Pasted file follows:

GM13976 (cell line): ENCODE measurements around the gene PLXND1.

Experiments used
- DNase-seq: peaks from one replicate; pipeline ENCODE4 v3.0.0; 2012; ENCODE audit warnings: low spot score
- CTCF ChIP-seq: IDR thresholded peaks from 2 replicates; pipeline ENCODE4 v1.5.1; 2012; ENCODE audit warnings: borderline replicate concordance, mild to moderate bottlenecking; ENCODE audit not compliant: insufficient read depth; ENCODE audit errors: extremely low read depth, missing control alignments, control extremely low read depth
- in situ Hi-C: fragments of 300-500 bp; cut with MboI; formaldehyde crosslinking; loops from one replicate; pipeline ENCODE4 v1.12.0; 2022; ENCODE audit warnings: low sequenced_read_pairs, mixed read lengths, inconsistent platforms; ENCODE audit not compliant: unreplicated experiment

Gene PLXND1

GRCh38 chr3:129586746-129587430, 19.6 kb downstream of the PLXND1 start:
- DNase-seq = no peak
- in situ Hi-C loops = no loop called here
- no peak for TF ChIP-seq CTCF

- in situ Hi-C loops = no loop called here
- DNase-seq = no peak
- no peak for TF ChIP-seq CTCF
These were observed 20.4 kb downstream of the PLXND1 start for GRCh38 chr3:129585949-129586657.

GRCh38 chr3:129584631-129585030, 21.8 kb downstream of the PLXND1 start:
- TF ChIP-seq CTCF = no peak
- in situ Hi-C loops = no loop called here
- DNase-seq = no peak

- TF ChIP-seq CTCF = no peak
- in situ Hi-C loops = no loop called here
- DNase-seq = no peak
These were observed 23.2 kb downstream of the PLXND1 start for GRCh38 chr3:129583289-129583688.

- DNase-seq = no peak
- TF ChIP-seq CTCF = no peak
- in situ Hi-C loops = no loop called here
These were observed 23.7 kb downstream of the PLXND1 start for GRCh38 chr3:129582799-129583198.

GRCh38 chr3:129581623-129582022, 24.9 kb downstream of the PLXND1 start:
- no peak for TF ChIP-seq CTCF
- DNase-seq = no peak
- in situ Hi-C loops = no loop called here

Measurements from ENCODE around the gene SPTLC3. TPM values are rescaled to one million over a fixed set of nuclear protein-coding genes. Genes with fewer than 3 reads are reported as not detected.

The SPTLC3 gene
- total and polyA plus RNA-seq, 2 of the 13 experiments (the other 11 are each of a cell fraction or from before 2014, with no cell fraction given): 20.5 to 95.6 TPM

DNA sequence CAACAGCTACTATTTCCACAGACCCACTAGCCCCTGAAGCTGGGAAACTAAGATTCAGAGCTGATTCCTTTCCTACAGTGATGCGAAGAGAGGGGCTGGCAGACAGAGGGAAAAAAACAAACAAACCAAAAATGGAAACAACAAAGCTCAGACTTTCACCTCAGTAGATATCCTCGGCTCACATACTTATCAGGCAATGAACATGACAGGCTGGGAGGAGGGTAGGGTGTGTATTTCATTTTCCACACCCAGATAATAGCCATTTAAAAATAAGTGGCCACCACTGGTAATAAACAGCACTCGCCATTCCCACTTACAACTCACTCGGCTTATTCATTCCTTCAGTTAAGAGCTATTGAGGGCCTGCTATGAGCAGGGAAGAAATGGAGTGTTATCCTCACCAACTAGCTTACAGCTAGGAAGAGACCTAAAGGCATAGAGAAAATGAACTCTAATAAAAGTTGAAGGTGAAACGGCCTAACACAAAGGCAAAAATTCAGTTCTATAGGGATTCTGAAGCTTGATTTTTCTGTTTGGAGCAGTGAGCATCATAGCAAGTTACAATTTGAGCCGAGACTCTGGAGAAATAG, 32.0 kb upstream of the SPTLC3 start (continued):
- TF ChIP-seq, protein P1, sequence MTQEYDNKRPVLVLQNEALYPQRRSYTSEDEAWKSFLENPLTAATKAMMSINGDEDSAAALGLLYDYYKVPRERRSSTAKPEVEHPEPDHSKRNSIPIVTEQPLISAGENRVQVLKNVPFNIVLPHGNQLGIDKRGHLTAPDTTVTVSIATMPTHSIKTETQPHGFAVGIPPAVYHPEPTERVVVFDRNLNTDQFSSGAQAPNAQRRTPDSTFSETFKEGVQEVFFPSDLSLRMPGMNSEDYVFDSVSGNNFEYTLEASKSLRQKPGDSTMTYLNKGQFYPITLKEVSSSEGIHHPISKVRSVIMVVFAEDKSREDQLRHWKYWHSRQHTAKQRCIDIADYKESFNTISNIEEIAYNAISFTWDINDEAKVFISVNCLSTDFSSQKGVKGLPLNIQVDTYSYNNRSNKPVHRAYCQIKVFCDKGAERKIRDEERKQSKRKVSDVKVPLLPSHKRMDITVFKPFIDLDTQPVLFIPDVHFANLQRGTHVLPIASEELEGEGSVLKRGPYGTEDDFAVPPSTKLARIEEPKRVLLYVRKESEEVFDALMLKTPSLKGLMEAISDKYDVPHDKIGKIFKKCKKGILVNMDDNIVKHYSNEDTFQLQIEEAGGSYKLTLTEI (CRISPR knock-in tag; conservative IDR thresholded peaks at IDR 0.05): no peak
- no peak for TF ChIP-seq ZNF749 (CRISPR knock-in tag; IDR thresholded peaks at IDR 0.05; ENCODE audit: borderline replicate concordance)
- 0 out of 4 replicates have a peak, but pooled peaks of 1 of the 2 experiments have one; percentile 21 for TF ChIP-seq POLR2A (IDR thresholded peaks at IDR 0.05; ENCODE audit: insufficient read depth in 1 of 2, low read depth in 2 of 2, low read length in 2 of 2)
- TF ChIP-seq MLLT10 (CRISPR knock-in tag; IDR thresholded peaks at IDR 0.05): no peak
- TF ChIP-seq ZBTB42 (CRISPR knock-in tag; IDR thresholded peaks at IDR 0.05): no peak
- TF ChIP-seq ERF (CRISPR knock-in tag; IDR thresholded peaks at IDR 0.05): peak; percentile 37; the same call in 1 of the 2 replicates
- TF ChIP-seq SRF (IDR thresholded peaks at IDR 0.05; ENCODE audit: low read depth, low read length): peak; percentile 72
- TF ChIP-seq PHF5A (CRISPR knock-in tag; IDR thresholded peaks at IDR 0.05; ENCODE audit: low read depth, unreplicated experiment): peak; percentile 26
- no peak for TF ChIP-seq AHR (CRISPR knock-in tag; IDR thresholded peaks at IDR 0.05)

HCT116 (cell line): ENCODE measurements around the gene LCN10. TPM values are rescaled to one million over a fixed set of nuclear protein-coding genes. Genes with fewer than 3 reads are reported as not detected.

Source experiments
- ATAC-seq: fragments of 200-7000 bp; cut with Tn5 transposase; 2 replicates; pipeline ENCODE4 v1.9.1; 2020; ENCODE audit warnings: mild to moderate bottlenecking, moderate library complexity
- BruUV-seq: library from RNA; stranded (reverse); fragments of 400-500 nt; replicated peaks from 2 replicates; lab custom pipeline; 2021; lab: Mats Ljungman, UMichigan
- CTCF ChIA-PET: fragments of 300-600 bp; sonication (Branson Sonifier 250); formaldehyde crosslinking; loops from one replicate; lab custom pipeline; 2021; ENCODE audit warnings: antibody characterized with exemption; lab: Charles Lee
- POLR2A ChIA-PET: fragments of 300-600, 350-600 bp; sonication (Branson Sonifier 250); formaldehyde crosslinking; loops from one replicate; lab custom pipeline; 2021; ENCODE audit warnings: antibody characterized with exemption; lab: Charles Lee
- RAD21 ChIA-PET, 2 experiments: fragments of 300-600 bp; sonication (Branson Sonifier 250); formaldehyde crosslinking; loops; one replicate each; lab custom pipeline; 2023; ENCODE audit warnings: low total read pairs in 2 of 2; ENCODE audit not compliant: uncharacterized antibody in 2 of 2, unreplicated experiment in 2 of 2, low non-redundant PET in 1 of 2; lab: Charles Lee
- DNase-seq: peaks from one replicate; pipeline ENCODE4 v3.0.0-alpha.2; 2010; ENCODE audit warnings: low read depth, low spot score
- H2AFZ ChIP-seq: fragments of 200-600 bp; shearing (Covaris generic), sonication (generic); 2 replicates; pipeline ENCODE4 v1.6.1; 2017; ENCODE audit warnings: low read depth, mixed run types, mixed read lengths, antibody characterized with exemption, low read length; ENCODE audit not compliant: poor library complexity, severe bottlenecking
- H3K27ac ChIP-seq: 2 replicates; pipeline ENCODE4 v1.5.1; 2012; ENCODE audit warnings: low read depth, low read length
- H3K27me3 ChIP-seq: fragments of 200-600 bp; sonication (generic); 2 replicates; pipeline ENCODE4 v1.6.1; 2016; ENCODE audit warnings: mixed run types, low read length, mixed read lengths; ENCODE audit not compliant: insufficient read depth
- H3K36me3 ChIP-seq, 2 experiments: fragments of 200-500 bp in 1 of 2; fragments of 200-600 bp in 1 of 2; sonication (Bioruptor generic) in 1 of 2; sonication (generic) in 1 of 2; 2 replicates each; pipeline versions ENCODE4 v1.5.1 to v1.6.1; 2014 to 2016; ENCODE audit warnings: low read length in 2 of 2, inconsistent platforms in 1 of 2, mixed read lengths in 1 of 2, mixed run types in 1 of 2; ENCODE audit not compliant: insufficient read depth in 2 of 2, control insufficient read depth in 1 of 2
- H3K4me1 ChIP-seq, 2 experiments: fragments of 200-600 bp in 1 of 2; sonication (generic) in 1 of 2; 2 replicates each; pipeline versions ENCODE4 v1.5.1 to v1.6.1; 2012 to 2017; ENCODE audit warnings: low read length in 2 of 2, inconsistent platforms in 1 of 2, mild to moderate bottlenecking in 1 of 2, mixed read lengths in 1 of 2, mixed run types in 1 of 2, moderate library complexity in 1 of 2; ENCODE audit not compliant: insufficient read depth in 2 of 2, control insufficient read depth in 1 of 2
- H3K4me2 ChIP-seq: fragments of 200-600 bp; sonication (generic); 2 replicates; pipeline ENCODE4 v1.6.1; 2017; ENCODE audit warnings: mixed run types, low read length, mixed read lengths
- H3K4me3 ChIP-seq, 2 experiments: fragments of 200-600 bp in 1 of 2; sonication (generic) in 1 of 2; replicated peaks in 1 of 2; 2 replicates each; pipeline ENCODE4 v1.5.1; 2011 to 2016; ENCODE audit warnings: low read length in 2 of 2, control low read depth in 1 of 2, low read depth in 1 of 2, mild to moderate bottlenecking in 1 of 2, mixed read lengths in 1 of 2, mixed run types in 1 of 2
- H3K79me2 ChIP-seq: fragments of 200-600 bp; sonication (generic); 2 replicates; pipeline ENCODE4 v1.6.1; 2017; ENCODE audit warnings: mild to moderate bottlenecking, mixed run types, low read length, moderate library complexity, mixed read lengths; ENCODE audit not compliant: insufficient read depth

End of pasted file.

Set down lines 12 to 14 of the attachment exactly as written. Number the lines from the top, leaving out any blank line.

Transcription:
- DNase-seq = no peak
- no peak for TF ChIP-seq CTCF
These were observed 20.4 kb downstream of the PLXND1 start for GRCh38 chr3:129585949-129586657.